At the table, slave boys washed our hands with cool water, while others cared for our feet. They sang with their work, despite the unpleasant duty, much to my delight. I even heard a drink order sung across the room. All the guests were gathered, excluding the master, and a display to pique our appetites was brought forth. It was a bronze donkey with platters of olives. The dishes were inscribed with Trimalchio’s name and their weight in silver. There were also dormice dipped in honey and poppy-seed, a favorite of my uncle, as well as a tray of sausages. I spotted pomegranate seeds and felt my mouth water.
With things as they were, I expected a good evening. Now if only the host would show for us to begin.
We were engaged in the display when Trimalchio was carried in to the sound of music. He was propped up on the tiniest of pillows and dressed in a most extravagant manner. His appearance brought up a chuckle in me, but my uncle quickly turned his head to me and made a silencing motion.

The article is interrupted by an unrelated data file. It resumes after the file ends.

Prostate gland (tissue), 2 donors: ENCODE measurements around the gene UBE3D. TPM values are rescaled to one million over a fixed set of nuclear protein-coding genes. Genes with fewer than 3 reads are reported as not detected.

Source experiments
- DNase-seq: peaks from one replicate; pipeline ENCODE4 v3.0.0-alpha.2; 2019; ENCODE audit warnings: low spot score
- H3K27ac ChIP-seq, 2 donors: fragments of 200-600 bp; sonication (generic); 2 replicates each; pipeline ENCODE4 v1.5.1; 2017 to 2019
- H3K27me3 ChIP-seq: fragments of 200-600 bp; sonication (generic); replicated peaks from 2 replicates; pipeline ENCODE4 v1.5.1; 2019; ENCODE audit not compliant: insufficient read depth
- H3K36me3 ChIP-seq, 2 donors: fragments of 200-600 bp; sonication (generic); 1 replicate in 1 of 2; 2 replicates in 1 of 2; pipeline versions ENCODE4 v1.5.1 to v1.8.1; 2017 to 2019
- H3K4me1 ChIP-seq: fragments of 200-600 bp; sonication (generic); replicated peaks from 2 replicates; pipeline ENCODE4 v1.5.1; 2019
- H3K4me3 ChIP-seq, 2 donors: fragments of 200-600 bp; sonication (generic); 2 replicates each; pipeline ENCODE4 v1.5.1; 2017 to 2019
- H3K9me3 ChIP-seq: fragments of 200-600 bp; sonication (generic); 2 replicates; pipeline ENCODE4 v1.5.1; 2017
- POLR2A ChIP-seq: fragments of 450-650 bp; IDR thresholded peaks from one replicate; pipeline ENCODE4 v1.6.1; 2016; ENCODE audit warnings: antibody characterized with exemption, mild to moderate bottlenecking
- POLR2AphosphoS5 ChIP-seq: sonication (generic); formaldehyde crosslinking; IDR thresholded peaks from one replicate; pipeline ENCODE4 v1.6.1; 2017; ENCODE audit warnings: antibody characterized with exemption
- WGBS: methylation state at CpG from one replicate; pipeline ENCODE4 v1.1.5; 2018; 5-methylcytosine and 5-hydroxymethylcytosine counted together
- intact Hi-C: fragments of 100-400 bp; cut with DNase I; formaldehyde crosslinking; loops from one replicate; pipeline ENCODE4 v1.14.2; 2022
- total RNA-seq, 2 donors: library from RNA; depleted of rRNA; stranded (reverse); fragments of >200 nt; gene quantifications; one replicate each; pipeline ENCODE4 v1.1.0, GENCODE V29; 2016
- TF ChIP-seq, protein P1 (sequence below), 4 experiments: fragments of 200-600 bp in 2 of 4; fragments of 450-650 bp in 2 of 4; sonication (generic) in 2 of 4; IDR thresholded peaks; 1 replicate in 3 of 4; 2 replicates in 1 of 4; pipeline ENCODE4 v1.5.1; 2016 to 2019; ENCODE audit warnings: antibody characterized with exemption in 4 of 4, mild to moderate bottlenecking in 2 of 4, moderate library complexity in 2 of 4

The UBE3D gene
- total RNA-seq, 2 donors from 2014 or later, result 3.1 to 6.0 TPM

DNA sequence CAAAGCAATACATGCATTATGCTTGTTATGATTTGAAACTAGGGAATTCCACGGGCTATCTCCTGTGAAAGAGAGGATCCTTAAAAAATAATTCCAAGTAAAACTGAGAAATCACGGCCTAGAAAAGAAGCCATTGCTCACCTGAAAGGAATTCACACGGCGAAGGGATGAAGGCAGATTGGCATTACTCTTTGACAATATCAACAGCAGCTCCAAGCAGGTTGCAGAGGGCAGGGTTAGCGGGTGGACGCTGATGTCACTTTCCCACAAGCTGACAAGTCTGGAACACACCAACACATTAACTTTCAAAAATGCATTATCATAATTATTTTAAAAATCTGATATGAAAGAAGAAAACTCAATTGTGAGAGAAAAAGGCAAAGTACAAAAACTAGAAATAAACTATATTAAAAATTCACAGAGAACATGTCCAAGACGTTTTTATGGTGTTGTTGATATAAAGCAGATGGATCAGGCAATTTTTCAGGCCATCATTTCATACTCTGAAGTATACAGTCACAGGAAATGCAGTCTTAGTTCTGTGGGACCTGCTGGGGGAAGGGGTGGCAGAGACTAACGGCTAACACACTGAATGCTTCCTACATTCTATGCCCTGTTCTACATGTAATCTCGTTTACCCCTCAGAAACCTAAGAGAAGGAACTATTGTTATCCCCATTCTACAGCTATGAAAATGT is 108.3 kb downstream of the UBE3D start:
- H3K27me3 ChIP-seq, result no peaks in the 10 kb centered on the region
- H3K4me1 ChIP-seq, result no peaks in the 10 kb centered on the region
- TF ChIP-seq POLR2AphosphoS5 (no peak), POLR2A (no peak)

Picking his teeth with a silver quill, Trimalchio told us he came against his own convenience because he did not want to make us wait much longer. A boy ran in with a board game Trimalchio was in the middle of playing. I marveled at the crystal pieces, and the use of gold and silver coins as counters.
Trimalchio talked as he played, but the room’s attention was divided until a wooden hen was brought in on a bed of straw. Two slaves hunted through the straw to bring out many peahen (peafowl – think ‘peacock’) eggs that were given to the guests. Trimalchio suggested we see if they were still fresh enough to suck. We hammered at the eggs with our spoons, and I heard another diner say “What treasure have we here?” Inside, I saw a fat songbird rolled up in a spice yoke.